Two of STIR’s creators want to make you feel uncomfortable for a while. If you don’t see yourself somewhere in this piece, they did it wrong.
he word conversation has been getting a lot of play lately. Media and individuals talk about having a real conversation, changing the conversation, and joining the conversation. Yet despite how much we talk about how we’re talking, public discourse continues to fail.
STIR used “conversation” in our tagline because hey, who doesn’t love a good conversation? Yet when it comes to social, economic, and political justice, talking is a means to an end rather than the end itself. If we want to see change in the world, there comes a time to stop talking and start acting. The measure of a conversation’s success is not found in civility, compromise, or even consensus. Successful discourse leads to actions that result in positive social changes.
So, why do public conversations continue to fail?
Most people, Americans in particular, don’t like to feel bad. We’ve bought into the idea of the United States as the land of the free where roads are paved with gold for anyone with a dream and a solid work ethic. We take very seriously our right to the pursuit of happiness. We have become kings and queens of convenience and the quick fix. From huge portions of comfort food to pills that lower this or raise that; from bars and liquor stores on every corner to meth, crack, and heroin; from easy credit to one-click online checkout, we have perfected the art of avoiding unhappiness. If you want to check out of your life for a while, America can provide the perfect distraction. Yet life often has other plans. Bad things happen and sometimes change is necessary, but how can we make changes if we are unwilling to acknowledge that something is wrong?
Imagine a person who consumes an unhealthy diet until they encounter a life-threatening crisis such as a heart attack. First, they will be forced to admit they have a problem. Next, they’ll turn to the healthcare system to help restore their health. A cardiologist will likely recommend a change in diet and exercise. Ideally, the patient will actively participate in choosing a course of action, and if they aren’t satisfied with the care they receive, they will seek a second opinion. If the person complies with a mutually agreed upon plan, chances are they will regain their health. The system will have worked perfectly.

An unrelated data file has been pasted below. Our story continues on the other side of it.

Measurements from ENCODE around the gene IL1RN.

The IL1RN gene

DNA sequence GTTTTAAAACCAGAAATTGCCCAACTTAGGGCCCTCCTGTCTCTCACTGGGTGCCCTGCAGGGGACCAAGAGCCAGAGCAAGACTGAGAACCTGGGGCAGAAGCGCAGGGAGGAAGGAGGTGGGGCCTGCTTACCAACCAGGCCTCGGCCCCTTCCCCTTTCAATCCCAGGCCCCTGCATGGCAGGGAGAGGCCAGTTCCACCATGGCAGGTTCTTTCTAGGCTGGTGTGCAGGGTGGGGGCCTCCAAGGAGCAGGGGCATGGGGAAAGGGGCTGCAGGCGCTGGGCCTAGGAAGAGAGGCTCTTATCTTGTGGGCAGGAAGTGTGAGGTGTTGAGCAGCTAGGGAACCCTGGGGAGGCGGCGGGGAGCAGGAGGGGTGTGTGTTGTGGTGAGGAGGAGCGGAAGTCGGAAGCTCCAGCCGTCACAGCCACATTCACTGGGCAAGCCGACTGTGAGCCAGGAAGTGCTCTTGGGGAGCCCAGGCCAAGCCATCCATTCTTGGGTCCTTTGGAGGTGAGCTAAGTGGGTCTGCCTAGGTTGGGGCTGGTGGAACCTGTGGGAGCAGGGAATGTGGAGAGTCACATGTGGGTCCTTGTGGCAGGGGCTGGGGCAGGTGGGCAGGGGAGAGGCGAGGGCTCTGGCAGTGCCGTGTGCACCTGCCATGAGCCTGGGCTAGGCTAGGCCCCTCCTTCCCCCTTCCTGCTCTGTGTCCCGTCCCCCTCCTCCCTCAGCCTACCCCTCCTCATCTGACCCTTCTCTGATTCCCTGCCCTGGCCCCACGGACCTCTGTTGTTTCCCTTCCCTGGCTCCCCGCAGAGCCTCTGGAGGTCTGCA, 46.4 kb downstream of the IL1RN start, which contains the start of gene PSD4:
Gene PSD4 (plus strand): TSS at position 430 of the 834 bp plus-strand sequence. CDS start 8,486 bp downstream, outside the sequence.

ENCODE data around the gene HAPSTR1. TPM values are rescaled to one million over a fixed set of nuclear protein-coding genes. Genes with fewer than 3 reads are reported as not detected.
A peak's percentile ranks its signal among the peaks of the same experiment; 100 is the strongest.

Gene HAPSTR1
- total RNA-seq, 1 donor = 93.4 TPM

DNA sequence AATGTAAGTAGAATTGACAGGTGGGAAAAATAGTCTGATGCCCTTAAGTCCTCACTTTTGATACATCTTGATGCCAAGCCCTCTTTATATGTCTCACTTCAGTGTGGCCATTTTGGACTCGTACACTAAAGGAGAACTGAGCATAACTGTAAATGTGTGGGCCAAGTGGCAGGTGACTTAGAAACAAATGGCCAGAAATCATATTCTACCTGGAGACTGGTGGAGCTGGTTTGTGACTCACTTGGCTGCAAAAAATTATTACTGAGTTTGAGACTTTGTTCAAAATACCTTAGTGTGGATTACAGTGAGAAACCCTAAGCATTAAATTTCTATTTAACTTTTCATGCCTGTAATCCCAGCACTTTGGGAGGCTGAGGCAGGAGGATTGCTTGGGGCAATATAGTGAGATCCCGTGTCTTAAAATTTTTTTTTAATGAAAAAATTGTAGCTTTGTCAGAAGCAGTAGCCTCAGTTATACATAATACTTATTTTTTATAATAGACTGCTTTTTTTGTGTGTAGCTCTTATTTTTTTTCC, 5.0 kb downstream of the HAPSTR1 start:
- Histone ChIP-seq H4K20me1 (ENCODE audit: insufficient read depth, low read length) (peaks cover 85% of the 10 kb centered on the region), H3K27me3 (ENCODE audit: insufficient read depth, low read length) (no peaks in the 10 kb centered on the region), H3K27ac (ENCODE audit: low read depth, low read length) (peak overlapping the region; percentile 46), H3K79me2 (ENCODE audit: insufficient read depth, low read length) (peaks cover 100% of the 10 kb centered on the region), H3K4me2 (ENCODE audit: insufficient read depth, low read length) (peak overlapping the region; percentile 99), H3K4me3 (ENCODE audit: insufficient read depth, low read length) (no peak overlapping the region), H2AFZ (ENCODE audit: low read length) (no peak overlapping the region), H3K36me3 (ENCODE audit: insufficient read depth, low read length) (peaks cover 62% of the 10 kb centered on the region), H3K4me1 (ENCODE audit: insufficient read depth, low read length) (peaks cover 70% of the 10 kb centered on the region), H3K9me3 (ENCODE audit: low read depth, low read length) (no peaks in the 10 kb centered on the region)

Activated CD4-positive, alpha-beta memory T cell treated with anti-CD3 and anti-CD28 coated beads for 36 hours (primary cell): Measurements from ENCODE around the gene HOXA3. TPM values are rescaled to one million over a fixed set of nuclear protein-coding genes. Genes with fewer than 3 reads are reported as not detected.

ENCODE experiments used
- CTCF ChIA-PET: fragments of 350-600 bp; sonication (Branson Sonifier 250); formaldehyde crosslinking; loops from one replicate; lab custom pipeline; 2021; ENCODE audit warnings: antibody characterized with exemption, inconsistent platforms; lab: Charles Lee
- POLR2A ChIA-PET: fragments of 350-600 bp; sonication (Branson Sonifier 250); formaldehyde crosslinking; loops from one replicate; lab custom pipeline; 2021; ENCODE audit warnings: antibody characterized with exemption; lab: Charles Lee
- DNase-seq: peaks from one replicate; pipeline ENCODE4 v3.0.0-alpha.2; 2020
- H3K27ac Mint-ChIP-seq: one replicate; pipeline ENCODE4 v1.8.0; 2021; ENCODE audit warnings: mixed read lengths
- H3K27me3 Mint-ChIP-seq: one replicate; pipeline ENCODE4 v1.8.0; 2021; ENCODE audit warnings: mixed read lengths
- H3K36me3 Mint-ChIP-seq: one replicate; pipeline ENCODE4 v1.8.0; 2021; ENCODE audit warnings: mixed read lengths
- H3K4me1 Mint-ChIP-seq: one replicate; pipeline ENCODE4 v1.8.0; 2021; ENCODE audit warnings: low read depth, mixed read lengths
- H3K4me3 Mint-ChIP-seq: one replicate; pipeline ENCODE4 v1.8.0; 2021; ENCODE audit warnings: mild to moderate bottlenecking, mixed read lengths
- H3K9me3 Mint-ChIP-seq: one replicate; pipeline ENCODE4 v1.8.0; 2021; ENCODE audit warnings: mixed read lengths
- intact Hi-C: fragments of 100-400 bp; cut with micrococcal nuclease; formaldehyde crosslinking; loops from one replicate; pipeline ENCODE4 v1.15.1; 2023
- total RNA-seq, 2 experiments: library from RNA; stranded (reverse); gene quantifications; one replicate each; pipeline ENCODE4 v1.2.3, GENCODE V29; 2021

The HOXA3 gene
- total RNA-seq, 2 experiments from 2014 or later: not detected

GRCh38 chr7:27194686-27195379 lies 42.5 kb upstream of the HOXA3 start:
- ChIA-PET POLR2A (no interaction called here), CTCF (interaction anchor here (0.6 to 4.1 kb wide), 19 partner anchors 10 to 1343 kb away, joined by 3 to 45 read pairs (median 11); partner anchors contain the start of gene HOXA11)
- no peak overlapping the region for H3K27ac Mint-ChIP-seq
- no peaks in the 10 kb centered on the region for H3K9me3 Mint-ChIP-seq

If the person ignores all doctors’ recommendations and resumes their unhealthy habits, they will become ill again. They might blame the inconvenience of eating healthy foods and exercising regularly. They may argue with doctors about diagnoses and medications and how other people live the same lifestyle without developing heart disease. That is their right. Yet until they accept that no doctor can help patients who refuse to take personal responsibility for their health, the cycle will repeat itself. The system will have failed.
Now imagine a nation collectively doing the same thing. People carry on with their lives, occasionally interrupted by especially bad news: kids dying in a school shooting, people losing their life savings in a banking collapse, high school boys raping a drunk teenage girl. Some people may not see a pattern or admit there is a problem, but let’s say a majority of people do believe there is a problem. In a properly functioning democracy, citizens could trust elected officials to address social ills. But the U.S. is no longer a functioning democracy, and when the government fails to act in its citizens’ best interests, there are no negotiations or second opinions. Elected officials don’t listen to their constituents. They listen to money. Unless one has millions of dollars and a powerful lobby behind them, they have no voice at all. The system fails.
People are left posting news links on Facebook to make sure their friends know they’re paying attention to what’s going on in the world. To compensate for those downer posts, maybe they follow up with a “Damn You Auto Correct” link to maintain a balance of “I’m aware” and “I’m funny!” Yet if they dive into the next distraction and push away the bad feelings, they’ll be sharing the same horrible news again and again, followed by the requisite “Grumpy Cat” pictures. Like the heart attack patient clinging to his or her right to live an unhealthy lifestyle, people focus on their right to the pursuit of happiness. The cycle repeats itself.
Americans who are infuriated enough by the government’s inability or unwillingness to protect its citizens try to talk about issues such as gun violence, unethical banking practices, or rape culture. But instead of fighting the system that isn’t addressing these problems, or even focusing on the problem itself, we often turn on each other. Public conversations fail because people stand on opposite sides of issues and focus on their rights as individuals while ignoring their responsibilities as a society.